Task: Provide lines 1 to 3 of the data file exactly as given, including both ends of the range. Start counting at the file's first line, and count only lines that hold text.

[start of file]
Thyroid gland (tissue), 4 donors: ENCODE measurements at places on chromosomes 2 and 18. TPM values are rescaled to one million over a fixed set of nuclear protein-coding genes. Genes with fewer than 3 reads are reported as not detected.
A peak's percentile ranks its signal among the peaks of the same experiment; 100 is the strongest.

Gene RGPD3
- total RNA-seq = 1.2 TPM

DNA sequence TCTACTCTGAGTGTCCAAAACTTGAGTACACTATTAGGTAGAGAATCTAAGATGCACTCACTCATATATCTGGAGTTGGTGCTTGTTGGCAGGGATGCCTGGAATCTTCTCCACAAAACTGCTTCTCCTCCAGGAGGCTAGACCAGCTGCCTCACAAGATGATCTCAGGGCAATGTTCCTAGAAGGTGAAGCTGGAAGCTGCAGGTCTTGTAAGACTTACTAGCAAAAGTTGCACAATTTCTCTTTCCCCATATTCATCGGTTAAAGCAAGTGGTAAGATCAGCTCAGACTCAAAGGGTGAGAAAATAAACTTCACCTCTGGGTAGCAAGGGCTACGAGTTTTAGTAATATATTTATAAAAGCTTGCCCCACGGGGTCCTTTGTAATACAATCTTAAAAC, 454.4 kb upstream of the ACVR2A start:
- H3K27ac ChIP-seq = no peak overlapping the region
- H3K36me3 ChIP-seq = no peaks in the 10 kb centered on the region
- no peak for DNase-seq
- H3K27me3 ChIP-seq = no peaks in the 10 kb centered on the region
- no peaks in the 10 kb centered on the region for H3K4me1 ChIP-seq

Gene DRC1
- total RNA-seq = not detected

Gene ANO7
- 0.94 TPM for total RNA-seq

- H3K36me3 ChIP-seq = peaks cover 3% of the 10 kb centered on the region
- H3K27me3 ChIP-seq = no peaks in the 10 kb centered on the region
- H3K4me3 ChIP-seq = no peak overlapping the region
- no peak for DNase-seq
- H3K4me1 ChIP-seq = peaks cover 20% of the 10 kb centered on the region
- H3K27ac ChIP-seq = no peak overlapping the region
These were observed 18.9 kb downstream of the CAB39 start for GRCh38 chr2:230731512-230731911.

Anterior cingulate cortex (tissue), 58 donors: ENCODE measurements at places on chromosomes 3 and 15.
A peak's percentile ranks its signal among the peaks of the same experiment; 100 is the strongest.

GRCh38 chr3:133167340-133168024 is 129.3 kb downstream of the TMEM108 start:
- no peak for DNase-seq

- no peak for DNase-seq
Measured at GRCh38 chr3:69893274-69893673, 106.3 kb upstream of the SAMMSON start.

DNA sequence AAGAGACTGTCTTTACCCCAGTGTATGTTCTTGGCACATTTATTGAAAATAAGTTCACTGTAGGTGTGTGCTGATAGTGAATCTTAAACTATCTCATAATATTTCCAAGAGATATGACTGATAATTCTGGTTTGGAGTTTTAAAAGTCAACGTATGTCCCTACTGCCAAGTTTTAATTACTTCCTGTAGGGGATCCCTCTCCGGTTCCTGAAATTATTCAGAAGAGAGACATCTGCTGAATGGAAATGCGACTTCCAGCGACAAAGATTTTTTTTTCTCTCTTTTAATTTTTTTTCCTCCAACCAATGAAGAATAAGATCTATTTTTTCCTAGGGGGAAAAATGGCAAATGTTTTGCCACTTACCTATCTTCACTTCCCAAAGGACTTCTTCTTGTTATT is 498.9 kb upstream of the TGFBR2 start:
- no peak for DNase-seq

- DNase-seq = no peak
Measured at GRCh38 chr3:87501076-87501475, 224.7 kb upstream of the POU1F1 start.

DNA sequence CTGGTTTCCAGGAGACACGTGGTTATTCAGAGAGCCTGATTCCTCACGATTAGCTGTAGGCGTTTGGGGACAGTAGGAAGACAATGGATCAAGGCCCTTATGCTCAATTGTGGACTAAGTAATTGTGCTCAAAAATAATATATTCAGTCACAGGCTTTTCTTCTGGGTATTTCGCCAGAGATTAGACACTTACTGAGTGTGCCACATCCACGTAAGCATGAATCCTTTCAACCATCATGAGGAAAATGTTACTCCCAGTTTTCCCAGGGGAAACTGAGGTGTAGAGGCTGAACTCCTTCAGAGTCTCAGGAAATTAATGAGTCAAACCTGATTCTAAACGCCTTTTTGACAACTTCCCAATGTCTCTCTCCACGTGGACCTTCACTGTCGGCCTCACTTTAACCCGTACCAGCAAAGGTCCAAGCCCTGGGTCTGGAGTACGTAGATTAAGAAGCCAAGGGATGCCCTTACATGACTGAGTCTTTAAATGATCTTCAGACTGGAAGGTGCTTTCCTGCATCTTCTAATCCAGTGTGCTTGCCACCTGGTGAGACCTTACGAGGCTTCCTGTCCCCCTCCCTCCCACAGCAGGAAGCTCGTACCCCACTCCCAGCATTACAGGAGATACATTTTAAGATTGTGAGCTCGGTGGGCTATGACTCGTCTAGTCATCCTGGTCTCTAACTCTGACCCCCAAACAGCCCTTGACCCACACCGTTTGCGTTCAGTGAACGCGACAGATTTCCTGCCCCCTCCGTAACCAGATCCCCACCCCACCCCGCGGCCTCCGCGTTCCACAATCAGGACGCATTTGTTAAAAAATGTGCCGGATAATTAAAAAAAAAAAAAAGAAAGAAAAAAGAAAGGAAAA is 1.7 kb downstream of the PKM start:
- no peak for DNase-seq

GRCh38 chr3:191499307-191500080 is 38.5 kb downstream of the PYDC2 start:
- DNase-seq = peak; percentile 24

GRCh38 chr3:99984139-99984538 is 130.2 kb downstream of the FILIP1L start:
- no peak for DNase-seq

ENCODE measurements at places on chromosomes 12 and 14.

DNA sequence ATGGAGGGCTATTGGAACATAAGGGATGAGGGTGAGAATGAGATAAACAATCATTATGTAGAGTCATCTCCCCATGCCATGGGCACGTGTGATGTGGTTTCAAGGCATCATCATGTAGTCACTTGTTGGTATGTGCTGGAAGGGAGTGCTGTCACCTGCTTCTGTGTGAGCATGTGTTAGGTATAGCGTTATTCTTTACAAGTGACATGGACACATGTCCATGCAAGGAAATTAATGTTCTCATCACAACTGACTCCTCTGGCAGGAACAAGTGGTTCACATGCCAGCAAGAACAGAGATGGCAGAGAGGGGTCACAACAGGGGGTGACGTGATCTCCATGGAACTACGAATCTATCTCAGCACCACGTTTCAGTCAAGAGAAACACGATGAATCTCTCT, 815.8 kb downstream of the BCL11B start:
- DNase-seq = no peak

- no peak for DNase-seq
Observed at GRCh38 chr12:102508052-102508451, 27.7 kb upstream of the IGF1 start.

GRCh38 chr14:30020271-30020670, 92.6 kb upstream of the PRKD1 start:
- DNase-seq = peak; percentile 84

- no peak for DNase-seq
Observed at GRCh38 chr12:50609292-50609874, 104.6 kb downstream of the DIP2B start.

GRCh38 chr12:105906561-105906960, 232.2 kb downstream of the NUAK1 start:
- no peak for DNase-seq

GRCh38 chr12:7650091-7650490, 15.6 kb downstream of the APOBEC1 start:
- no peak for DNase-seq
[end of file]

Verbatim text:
Thyroid gland (tissue), 4 donors: ENCODE measurements at places on chromosomes 2 and 18. TPM values are rescaled to one million over a fixed set of nuclear protein-coding genes. Genes with fewer than 3 reads are reported as not detected.
A peak's percentile ranks its signal among the peaks of the same experiment; 100 is the strongest.

Gene RGPD3